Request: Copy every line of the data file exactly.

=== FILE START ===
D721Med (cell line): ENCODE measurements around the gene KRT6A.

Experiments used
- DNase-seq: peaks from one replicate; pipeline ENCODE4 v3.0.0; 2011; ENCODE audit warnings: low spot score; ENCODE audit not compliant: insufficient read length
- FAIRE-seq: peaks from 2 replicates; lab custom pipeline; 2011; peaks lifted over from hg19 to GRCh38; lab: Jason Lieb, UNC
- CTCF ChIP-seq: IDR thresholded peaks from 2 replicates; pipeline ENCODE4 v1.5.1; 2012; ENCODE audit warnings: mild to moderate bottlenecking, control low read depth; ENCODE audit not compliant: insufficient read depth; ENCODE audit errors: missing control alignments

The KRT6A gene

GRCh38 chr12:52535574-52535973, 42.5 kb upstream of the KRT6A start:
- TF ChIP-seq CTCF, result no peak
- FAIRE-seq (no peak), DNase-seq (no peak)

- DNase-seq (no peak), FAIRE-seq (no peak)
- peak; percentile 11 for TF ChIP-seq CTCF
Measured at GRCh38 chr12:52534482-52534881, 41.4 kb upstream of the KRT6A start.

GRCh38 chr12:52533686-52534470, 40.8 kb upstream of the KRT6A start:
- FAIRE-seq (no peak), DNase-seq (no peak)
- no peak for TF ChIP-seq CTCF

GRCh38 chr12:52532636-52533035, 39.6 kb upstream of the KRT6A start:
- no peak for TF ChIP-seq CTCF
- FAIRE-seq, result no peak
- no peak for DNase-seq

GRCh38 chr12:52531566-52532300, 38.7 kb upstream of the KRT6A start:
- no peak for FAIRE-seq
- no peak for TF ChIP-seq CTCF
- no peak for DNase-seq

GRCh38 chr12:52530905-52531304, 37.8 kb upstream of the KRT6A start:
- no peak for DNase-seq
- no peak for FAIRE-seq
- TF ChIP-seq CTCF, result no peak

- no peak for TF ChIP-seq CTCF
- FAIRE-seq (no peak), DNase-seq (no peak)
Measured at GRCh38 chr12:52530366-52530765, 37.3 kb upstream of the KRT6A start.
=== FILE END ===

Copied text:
D721Med (cell line): ENCODE measurements around the gene KRT6A.

Experiments used
- DNase-seq: peaks from one replicate; pipeline ENCODE4 v3.0.0; 2011; ENCODE audit warnings: low spot score; ENCODE audit not compliant: insufficient read length
- FAIRE-seq: peaks from 2 replicates; lab custom pipeline; 2011; peaks lifted over from hg19 to GRCh38; lab: Jason Lieb, UNC
- CTCF ChIP-seq: IDR thresholded peaks from 2 replicates; pipeline ENCODE4 v1.5.1; 2012; ENCODE audit warnings: mild to moderate bottlenecking, control low read depth; ENCODE audit not compliant: insufficient read depth; ENCODE audit errors: missing control alignments

The KRT6A gene

GRCh38 chr12:52535574-52535973, 42.5 kb upstream of the KRT6A start:
- TF ChIP-seq CTCF, result no peak
- FAIRE-seq (no peak), DNase-seq (no peak)

- DNase-seq (no peak), FAIRE-seq (no peak)
- peak; percentile 11 for TF ChIP-seq CTCF
Measured at GRCh38 chr12:52534482-52534881, 41.4 kb upstream of the KRT6A start.

GRCh38 chr12:52533686-52534470, 40.8 kb upstream of the KRT6A start:
- FAIRE-seq (no peak), DNase-seq (no peak)
- no peak for TF ChIP-seq CTCF

GRCh38 chr12:52532636-52533035, 39.6 kb upstream of the KRT6A start:
- no peak for TF ChIP-seq CTCF
- FAIRE-seq, result no peak
- no peak for DNase-seq

GRCh38 chr12:52531566-52532300, 38.7 kb upstream of the KRT6A start:
- no peak for FAIRE-seq
- no peak for TF ChIP-seq CTCF
- no peak for DNase-seq

GRCh38 chr12:52530905-52531304, 37.8 kb upstream of the KRT6A start:
- no peak for DNase-seq
- no peak for FAIRE-seq
- TF ChIP-seq CTCF, result no peak

- no peak for TF ChIP-seq CTCF
- FAIRE-seq (no peak), DNase-seq (no peak)
Measured at GRCh38 chr12:52530366-52530765, 37.3 kb upstream of the KRT6A start.